Is It Your Need or Your Child’s?
Being mindful involves an open curios accepting of what is, as it exists, without out judgements.
When do our judgments about the “should’s,” or “needs” scream louder than during the parenting journey?
My child needs to…
My children shouldn’t…
My child has to…
My children should…
It is through these rigid expectations that we project so much of our own emotional baggage onto our children. The insidious part is that our baggage cleverly disguises itself as well-meaning intentions of concern and love.
As we may agree, we all have needs. Food, shelter, water, clothes and safety, as described by psychologist Abraham Maslow, are considered our basic needs for survival. Anything after that are psychological needs, which if fulfilled in healthy ways, lead us to a higher state of consciousness or being: self-actualization. This can be exciting!
As a parent and adult your needs are just that, yours. Yours for you to acknowledge, accept and fulfill for yourself. (Of course we employ the willing assistance of our community to help us, but the majority of this work is from the inside out.)
As you help your children grow, meeting their basic needs is a labor of love you endure, while they watch and learn. Being the adult you are and fully capable of meeting your own needs for survival (or logically capable of problem solving and creating solutions for meeting them) your child owes you nothing in terms of meeting your needs: basic or higher needs.
So remember, your needs are for you to meet and at times you welcome the willing assistance of others.
Willing means that others acknowledge, accept and freely choose to help. When children – yes even your own beautiful creations – respond with defiance, rebellion, resistance, anxiety, etc. they have stopped being willing contributors and try to communicate this in any way possible.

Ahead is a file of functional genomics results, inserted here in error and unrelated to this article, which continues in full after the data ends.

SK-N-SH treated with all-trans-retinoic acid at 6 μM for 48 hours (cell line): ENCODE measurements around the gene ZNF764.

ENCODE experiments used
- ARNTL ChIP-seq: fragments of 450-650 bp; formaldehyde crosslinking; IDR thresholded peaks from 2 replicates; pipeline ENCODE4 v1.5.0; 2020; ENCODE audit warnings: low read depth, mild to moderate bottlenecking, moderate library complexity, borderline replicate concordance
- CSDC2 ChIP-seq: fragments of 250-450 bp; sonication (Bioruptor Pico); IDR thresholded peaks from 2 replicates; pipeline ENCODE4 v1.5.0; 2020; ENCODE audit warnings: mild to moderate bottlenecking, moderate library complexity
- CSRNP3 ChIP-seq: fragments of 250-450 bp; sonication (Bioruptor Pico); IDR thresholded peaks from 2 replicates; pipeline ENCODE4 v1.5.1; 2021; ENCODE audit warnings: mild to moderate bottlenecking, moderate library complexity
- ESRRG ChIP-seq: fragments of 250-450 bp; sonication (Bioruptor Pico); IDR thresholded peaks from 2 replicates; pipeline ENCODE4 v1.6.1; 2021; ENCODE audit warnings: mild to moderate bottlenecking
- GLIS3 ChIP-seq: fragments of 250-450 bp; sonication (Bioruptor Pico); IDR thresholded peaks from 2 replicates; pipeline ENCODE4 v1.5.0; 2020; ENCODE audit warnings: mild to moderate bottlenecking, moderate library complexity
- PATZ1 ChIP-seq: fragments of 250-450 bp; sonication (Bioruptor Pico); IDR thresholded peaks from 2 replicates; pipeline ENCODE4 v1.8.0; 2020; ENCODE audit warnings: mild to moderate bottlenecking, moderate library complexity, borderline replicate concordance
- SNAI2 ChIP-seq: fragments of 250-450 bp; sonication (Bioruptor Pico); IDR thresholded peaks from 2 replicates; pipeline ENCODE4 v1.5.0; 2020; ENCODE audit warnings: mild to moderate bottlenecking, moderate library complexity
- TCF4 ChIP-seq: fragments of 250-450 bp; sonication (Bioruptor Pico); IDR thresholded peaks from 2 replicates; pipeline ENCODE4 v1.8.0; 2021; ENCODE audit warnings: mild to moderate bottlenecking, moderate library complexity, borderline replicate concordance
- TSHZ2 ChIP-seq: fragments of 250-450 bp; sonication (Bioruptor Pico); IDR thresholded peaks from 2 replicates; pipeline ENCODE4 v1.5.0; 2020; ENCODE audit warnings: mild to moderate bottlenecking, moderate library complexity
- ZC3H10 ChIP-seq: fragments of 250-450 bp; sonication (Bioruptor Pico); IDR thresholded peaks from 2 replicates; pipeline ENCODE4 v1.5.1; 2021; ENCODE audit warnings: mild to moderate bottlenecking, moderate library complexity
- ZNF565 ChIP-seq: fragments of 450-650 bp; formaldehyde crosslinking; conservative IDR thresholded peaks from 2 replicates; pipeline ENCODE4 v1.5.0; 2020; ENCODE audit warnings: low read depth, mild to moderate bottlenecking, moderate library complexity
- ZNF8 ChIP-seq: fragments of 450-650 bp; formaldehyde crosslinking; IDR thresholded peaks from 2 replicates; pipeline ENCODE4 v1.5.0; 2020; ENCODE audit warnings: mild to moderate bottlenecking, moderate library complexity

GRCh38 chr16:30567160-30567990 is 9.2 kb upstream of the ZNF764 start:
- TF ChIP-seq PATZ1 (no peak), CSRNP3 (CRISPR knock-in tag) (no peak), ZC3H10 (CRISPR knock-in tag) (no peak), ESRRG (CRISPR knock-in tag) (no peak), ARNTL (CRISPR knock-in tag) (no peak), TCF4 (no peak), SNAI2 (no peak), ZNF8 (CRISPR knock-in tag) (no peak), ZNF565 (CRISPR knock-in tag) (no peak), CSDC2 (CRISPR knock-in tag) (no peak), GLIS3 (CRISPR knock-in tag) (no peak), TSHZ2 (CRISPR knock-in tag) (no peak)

Practicing mindfulness in moments of defiance, tantrums, and rebellion is challenging work. For sure! Yet the insight that can come out of moments like this is profound. Let me illustrate this.
A loving, responsible grandmother I work with is now raising 2 of her grandchildren. The oldest is a girl of 9 years. This little girl faces feelings of anxiety consistently and one of her hardest times throughout the day is during the morning, when she is getting dressed for school. As the grandmother and I explore these morning “battles,” as she calls them, the grandmother admits that she chooses the clothes for the girl.
Curiously, I ask her, “Why? Is she physically capable of choosing her own clothes and do you think she wants to?”
The grandmother replies, “It’s just easier if I do it.”
After we acknowledge that it appears to be faster if the grandmother picks out the clothes for the girl, the grandmother does admit that the girl likes to choose her outfits and would wear dresses “everyday” if she was allowed.
What creative solution would you try first, to help ease the anxiety in the mornings?
As we mindfully and curiously go deeper into exploration the grandmother admits that one time her granddaughter wanted to wear a “gown” to school. (This turned out to be a long, summer dress with sleeves and ruffles.) As the grandmother explained to me why she did not let her granddaughter wear the dress –albeit she appeared excited and ready for school – without anxiety – it became clear; the grandmothers own need for approval and her desire to avoid being blamed (esteem needs).
Throughout the continuation of the grandmother sharing her own thoughts, the infamous, anxiety triggering “What if’s,” roared.
“What if kids make fun of her for wearing that?”
“What if she comes home and blames me for letting her wear that?”
As we finished the session, the grandmother realized that her granddaughter appeared excited on the day she walked out, feeling superstar ready, in her dress. She was able to recognize that her own needs were the ones crying out for attention.
The grandmother committed to letting her pick out her clothes (as long as they were weather appropriate, followed the rules of the school and she did so the night before).
I encouraged her, as I will to you:
- Make a list of your own needs.
- Identify how you are meeting them.
- If you are not, identify 1 way YOU can meet each one…and start this week. Little baby steps.
- During the next conflict you encounter with your child, hold this mind shift moment: “Is this my needs or theirs?” Then respond to them.
As you make this list and work towards giving yourself the attention you deserve, remember to be kind with yourself. We are all undergoing a slow and beautiful metamorphosis. You rock for even making it to the end of this article – because we all know that mommy to-do list is long!